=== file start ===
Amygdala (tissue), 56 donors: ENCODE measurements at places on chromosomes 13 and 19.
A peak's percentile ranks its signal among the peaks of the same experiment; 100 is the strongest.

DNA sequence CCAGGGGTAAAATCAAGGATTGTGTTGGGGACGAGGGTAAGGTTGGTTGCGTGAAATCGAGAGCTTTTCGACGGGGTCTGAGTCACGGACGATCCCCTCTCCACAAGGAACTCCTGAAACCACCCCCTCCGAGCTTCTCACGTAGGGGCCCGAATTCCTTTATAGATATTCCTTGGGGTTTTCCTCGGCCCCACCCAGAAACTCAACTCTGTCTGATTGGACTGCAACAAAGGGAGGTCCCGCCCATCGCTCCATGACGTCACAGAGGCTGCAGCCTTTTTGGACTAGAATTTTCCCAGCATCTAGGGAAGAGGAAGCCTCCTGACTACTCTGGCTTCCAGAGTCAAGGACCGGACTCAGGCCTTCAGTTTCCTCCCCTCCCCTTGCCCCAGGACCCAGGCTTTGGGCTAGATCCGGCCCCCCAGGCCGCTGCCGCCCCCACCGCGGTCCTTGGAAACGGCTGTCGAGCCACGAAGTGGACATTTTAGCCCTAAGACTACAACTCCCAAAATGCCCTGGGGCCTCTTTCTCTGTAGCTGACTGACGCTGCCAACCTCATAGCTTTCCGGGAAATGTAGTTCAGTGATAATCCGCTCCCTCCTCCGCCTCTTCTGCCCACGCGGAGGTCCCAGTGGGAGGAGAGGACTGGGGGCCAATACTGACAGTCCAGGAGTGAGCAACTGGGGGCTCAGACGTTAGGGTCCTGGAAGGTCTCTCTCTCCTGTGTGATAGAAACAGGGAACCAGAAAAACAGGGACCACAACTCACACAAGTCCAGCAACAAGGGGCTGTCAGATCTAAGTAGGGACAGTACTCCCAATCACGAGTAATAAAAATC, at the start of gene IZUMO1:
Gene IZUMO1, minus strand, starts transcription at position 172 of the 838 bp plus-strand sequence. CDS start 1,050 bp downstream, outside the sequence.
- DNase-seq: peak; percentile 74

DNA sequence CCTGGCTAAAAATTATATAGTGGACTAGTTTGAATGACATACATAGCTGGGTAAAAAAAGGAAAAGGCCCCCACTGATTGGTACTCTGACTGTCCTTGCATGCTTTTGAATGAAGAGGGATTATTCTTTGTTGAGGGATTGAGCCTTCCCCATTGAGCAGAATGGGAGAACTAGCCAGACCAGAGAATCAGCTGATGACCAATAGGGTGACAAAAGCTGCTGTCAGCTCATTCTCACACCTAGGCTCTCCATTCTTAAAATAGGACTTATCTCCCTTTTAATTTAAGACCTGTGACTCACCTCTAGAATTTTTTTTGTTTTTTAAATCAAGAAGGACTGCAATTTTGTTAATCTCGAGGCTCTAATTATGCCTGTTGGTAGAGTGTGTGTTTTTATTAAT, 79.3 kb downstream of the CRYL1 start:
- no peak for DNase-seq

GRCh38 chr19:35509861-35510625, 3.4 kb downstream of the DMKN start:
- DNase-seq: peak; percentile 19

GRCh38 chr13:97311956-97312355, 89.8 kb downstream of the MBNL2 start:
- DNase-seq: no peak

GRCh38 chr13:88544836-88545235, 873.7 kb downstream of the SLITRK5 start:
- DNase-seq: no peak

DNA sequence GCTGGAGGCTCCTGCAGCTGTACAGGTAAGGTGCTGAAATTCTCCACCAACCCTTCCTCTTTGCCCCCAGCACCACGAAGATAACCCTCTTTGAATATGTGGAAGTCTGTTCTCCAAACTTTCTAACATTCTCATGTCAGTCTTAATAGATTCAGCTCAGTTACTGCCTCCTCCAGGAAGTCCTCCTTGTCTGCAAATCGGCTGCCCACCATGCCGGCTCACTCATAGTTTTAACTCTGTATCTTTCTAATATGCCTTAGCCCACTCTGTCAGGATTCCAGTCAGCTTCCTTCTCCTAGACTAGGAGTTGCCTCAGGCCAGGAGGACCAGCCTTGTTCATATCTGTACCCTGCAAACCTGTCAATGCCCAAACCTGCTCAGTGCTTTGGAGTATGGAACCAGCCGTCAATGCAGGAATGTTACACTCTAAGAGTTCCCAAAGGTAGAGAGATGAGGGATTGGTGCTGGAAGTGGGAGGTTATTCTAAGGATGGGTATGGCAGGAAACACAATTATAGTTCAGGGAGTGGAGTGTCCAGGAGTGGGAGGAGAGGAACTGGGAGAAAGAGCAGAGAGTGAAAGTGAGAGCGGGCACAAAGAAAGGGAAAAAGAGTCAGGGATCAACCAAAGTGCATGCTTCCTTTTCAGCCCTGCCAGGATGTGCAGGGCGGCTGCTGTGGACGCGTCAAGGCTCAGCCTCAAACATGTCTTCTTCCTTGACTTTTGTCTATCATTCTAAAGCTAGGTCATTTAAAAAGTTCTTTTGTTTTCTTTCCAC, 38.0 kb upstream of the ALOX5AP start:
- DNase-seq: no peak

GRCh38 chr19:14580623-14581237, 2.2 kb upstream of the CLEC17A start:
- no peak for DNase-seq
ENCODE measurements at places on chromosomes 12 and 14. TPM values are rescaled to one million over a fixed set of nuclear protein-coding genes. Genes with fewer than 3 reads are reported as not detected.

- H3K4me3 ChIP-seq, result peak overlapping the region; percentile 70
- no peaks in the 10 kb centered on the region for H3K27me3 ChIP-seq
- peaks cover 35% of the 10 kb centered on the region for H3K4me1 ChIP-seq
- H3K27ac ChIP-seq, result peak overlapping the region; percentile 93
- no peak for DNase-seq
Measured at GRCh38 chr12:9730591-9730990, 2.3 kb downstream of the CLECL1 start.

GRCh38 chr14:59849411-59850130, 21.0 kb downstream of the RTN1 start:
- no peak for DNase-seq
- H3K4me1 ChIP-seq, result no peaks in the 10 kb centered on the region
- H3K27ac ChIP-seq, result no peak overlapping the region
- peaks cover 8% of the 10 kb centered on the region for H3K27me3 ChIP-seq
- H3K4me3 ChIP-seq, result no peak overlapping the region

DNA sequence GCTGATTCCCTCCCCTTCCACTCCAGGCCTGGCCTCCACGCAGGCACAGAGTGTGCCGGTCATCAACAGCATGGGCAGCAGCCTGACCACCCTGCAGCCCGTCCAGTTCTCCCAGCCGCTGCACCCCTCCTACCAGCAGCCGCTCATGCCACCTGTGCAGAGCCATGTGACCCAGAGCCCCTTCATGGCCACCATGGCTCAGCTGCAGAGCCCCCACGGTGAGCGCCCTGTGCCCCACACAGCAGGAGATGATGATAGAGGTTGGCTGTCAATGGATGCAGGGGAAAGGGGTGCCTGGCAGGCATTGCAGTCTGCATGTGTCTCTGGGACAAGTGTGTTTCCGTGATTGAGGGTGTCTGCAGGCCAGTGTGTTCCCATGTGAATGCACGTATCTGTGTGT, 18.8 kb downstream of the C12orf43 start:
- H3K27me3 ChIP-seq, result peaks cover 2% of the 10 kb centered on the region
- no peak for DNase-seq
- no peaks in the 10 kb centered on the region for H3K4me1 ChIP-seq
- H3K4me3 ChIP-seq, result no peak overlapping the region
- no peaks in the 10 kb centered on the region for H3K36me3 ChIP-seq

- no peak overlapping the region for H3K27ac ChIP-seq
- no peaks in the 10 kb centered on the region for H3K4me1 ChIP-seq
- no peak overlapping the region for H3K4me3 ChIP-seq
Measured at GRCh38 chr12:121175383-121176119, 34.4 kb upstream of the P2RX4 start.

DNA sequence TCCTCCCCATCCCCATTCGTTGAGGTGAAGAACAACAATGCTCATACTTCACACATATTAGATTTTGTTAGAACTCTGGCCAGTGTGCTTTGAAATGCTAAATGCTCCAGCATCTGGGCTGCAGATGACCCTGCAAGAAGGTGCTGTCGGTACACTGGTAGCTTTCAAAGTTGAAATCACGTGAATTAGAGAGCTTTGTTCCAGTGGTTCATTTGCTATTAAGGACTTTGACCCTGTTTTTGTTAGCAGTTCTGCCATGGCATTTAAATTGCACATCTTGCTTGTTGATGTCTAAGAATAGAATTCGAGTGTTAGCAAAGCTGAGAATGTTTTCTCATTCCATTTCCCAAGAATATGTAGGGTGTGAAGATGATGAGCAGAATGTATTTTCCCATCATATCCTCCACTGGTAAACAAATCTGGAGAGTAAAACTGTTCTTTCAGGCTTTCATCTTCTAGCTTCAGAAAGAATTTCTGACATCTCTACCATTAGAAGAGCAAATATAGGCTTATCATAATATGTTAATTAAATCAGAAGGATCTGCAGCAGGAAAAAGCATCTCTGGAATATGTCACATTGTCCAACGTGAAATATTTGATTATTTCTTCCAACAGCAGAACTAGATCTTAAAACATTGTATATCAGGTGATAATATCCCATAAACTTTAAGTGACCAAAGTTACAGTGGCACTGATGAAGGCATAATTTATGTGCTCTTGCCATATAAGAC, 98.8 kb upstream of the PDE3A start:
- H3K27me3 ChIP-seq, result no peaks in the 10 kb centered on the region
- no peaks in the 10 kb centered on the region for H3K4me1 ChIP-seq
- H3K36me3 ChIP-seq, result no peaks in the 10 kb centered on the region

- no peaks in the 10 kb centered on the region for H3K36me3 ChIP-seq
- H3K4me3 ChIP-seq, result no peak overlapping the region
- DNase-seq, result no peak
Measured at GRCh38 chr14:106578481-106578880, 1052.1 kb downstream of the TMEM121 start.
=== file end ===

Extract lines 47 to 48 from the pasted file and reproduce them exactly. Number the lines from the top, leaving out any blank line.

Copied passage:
- DNase-seq, result no peak
Measured at GRCh38 chr14:106578481-106578880, 1052.1 kb downstream of the TMEM121 start.